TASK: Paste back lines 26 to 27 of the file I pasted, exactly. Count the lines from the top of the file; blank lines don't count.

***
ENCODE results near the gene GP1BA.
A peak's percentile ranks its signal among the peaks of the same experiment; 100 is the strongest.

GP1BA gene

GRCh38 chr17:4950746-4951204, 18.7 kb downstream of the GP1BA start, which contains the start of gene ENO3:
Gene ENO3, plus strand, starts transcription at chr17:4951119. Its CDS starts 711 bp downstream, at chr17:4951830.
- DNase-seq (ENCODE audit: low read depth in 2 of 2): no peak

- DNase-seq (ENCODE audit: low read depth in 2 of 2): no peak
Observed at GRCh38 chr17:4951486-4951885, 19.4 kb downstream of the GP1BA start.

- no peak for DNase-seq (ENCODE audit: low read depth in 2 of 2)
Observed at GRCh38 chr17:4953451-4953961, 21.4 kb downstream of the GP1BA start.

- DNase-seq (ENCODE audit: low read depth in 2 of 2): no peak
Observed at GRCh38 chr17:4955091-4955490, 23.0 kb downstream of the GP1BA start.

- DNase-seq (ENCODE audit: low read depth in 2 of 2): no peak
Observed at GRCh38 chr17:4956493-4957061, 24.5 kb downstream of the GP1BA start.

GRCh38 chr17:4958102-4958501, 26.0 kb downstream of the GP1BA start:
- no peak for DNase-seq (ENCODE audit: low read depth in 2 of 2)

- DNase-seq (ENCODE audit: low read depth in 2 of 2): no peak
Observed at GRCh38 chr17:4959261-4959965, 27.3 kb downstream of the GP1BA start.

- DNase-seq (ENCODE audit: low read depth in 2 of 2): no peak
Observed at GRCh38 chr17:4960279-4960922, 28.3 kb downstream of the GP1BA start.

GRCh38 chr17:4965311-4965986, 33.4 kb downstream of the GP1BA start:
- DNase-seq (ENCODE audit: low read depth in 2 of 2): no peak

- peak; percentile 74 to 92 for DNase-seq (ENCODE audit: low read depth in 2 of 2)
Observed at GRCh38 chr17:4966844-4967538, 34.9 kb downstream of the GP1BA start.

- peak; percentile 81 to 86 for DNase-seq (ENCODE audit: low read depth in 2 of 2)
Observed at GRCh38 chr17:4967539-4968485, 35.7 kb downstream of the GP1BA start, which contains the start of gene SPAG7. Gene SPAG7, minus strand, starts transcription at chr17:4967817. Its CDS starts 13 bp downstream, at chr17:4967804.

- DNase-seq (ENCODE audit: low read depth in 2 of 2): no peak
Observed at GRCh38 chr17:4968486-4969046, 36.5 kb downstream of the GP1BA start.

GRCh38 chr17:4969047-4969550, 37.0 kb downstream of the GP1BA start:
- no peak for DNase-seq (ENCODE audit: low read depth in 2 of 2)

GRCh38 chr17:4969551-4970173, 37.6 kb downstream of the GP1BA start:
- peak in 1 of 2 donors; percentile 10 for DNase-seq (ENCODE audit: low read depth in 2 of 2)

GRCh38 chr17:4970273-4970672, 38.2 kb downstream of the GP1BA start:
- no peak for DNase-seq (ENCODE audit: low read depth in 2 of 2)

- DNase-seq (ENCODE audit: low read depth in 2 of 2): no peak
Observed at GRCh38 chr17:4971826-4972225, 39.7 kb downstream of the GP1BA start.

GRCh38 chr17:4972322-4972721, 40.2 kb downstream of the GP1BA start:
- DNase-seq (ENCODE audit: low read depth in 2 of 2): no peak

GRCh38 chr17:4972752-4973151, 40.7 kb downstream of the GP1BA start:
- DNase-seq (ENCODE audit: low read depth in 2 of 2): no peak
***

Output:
Observed at GRCh38 chr17:4967539-4968485, 35.7 kb downstream of the GP1BA start, which contains the start of gene SPAG7. Gene SPAG7, minus strand, starts transcription at chr17:4967817. Its CDS starts 13 bp downstream, at chr17:4967804.

- DNase-seq (ENCODE audit: low read depth in 2 of 2): no peak